Queen Elizabeth in line for £100m annual windfall from seabed auction

Sale of Crown wind farm licences criticised for pushing up costs of renewables

KING'S LYNN, ENGLAND - FEBRUARY 03: Queen Elizabeth II is escorted by Station commander Group captain James Beck past an RAF guard of honour as she arrives at RAF Marham to inspect the new integrated training centre that trains personnel on the maintenance of the new RAF F-35B Lightning II strike aircraft at Royal Air Force Marham on February 3, 2020 in King's Lynn, England. (Photo by Richard Pohle - WPA Pool/Getty Images)
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An ill wind blew for the UK's Queen Elizabeth II on Monday, after she was accused of profiteering from the auction of 8 gigawatts of potential new offshore wind capacity.

It was the first auction of the Crown Estate's seabed licences in a decade.

The deals to create wind farms on seabed plots are expected to generate £100 million ($137m) a year for Elizabeth and £300m a year for the UK Treasury. The licences last 10 years.

Further criticism came from trade body RenewableUK, which said the use of an auction system had pushed up the prices for businesses seeking to deliver renewables to the UK’s grid.

Too few sites were made available to meet demand, said its deputy chief executive, Melanie Onn.

“Any auction run on that basis will inevitably lead to high fees like these and our concern is that this could ultimately mean higher costs for developers and consumers,” Ms Onn said.

The wind farm furore caps a few days to forget for Queen Elizabeth.

Queen's wealth under scrutiny

The Guardian  on Sunday revealed that in the 1970s, her lawyers lobbied the UK government to change a draft law to allow her to hide the full extent of her personal fortune.

The manoeuvring is believed to have helped keep her shareholdings secret until at least 2011, and to this day no one knows the full extent of her wealth.

The UK’s Green Party does not want the windfarm deals to add to the queen's fortune.

“Rather than being squirrelled away in Treasury coffers, how much better would it be to use this renewable windfall as initial capital for a sovereign wealth fund that could then be invested for future generations,” Green Party co-leader Jonathan Bartley said.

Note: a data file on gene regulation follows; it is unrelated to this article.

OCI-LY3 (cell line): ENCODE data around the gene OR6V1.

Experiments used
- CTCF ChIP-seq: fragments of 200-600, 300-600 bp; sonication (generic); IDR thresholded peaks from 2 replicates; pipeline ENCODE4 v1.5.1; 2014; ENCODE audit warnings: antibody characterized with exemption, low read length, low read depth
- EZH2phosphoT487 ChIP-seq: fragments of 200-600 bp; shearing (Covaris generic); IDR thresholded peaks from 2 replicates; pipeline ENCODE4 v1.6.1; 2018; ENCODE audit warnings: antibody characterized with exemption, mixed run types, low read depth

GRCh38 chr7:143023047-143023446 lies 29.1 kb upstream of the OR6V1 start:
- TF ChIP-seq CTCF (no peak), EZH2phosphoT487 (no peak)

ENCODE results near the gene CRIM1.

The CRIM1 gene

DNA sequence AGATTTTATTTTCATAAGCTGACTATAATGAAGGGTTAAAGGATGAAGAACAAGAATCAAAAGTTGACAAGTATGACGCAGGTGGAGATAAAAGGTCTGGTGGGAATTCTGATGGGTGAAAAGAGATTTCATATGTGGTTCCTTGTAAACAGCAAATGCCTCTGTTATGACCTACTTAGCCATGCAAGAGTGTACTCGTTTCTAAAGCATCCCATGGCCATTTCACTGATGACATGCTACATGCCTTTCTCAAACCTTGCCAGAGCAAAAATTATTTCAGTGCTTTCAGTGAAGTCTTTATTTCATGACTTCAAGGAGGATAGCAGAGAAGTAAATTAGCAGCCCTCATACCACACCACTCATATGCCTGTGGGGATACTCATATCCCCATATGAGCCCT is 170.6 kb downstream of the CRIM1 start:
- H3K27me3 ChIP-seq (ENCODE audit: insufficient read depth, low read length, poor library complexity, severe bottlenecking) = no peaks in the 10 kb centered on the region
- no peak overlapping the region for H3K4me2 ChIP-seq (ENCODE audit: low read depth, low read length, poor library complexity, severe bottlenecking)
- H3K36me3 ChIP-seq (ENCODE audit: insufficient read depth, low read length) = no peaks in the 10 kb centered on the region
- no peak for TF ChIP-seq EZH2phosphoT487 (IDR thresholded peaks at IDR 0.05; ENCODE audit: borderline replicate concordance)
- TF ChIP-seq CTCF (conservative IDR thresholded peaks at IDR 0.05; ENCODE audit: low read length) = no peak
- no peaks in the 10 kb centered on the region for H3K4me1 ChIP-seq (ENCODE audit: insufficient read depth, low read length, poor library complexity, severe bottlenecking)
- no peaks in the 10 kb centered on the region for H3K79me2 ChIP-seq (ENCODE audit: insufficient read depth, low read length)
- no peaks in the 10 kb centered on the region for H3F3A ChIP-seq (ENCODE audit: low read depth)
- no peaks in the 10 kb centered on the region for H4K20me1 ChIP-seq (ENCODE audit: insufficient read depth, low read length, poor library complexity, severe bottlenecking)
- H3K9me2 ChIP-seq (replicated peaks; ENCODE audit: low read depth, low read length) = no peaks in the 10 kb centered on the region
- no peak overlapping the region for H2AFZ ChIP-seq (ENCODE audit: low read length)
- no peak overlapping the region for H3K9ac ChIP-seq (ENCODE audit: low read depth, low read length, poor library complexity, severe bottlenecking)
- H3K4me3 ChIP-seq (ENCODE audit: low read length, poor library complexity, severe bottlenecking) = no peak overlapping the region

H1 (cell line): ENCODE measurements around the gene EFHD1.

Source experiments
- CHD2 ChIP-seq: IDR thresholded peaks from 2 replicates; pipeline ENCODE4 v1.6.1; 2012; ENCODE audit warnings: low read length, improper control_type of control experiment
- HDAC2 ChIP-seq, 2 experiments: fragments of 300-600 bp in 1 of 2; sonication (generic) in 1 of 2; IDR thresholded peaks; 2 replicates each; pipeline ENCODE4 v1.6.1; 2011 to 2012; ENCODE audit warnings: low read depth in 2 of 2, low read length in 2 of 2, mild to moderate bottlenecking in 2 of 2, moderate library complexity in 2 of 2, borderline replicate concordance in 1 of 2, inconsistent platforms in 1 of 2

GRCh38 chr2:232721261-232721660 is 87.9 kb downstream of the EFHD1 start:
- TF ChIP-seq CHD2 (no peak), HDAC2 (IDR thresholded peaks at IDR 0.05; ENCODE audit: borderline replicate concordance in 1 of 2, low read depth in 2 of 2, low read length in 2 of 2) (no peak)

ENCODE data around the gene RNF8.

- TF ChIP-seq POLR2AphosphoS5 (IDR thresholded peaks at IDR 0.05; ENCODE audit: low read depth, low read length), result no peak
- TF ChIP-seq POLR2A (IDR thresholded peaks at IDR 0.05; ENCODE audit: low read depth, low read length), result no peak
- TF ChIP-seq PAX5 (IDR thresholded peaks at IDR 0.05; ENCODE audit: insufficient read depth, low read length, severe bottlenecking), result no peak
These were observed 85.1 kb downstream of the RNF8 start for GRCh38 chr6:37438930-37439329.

In the UAE, sovereign wealth funds have been used to great effect as a way of setting aside money to spur the country's transition away from oil to renewables.

BP says wind farm licence is seminal moment

But it is not just states looking to go green. With the UN climate change summit Cop26 coming in Glasgow this year, corporations are also keen to get in on the act.

Oil giant BP announced on Monday that it was one of the businesses to win rights to build the new wind farms in UK waters.

Success in this round marks BP's entry into one of the world's best offshore wind markets

It said it has formed a partnership with German energy company EnBW to win the option to develop two leases for offshore wind development.

The two sites will have a capacity of about 3 gigawatts – enough to power 3.4 million UK homes, BP said.

They are planned to be operating within seven years.

“Success in this round marks BP’s entry into one of the world’s best offshore wind markets,” chief executive Bernard Looney said.

"This is both important progress towards transformation into an integrated energy company, as well as a significant next step in our long history in the UK."

With EnBW, BP plans to make four annual payments of £231m into each of the two projects.

It would mean a total investment of more than £1.8 billion into an area of UK seabed believed to be equal to half the size of Greater London.

Other winners from the auction include German energy giant RWE, Green Investment Group and French oil giant Total, and a partnership between Spain’s Cobra Group and Flotation Energy.